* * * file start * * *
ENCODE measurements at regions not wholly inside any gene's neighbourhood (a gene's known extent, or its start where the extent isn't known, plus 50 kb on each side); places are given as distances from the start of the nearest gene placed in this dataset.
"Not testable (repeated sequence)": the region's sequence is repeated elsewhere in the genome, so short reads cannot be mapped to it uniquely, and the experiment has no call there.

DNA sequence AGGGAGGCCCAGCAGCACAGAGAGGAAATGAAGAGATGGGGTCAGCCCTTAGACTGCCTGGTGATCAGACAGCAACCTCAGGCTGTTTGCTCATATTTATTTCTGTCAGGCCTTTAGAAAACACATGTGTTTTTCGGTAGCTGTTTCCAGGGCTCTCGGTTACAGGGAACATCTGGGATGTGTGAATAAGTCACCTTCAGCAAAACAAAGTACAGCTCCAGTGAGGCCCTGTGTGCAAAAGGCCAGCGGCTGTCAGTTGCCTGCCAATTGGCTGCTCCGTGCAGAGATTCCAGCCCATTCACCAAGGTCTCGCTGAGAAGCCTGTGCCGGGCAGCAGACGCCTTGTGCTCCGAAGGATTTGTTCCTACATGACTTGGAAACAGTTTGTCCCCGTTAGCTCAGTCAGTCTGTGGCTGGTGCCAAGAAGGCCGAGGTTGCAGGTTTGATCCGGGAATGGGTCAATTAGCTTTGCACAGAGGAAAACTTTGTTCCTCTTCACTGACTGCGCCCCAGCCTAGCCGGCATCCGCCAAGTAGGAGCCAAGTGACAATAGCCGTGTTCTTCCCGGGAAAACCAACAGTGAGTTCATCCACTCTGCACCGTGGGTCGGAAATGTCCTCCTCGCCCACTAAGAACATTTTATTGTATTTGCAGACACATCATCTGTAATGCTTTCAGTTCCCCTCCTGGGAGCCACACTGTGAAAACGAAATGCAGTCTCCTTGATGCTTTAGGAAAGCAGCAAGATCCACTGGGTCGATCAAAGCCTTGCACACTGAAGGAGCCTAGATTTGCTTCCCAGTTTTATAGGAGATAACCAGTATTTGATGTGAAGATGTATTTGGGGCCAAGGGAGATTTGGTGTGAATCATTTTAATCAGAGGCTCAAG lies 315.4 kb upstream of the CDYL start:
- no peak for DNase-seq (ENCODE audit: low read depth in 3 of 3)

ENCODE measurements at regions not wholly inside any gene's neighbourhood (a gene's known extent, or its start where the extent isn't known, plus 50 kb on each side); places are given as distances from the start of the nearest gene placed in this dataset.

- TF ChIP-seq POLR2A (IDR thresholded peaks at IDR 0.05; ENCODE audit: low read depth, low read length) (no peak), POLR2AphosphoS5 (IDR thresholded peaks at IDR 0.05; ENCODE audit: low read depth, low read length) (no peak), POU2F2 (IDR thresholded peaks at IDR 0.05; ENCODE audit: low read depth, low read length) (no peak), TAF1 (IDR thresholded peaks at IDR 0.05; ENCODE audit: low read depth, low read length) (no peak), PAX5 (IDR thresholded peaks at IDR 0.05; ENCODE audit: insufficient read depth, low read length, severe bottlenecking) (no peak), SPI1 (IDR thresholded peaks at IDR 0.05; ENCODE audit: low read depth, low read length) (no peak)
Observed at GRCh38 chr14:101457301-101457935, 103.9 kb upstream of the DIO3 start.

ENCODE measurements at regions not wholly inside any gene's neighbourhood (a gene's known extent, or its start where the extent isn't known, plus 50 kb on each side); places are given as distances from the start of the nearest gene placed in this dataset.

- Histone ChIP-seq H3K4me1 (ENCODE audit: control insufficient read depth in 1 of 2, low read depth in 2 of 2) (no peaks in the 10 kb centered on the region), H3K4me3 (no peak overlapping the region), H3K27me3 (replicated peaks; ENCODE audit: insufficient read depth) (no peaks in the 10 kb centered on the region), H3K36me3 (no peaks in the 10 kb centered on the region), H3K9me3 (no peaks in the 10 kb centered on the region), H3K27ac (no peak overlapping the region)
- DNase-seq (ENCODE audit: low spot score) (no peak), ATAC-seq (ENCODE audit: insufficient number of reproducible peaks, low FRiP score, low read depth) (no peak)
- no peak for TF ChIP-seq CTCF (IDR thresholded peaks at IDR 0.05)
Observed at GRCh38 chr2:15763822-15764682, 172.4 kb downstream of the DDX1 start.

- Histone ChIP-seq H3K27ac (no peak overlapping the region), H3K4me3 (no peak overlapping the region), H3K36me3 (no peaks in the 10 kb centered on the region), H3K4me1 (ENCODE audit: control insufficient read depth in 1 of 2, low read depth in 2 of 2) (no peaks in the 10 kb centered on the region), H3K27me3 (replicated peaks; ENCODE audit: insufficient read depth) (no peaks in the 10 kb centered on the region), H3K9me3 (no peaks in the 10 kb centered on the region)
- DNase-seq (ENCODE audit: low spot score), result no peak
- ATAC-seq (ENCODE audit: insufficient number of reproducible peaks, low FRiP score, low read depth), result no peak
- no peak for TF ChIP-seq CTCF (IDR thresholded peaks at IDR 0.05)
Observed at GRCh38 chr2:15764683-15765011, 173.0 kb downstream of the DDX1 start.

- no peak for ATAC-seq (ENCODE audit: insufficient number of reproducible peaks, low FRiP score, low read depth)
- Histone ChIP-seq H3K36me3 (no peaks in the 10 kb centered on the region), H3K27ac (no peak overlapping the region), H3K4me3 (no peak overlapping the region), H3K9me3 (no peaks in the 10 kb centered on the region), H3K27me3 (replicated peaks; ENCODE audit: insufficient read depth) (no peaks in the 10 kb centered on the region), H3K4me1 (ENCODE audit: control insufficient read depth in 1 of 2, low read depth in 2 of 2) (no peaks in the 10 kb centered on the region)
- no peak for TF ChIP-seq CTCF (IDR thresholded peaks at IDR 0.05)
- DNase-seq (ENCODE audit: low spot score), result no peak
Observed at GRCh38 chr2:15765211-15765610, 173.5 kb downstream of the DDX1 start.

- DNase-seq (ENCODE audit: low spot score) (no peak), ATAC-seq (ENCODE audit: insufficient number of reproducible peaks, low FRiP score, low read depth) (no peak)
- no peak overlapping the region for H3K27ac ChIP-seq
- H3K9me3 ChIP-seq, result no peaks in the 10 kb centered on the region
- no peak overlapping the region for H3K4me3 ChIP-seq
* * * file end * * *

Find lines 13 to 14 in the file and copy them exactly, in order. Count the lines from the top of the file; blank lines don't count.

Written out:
- Histone ChIP-seq H3K27ac (no peak overlapping the region), H3K4me3 (no peak overlapping the region), H3K36me3 (no peaks in the 10 kb centered on the region), H3K4me1 (ENCODE audit: control insufficient read depth in 1 of 2, low read depth in 2 of 2) (no peaks in the 10 kb centered on the region), H3K27me3 (replicated peaks; ENCODE audit: insufficient read depth) (no peaks in the 10 kb centered on the region), H3K9me3 (no peaks in the 10 kb centered on the region)
- DNase-seq (ENCODE audit: low spot score), result no peak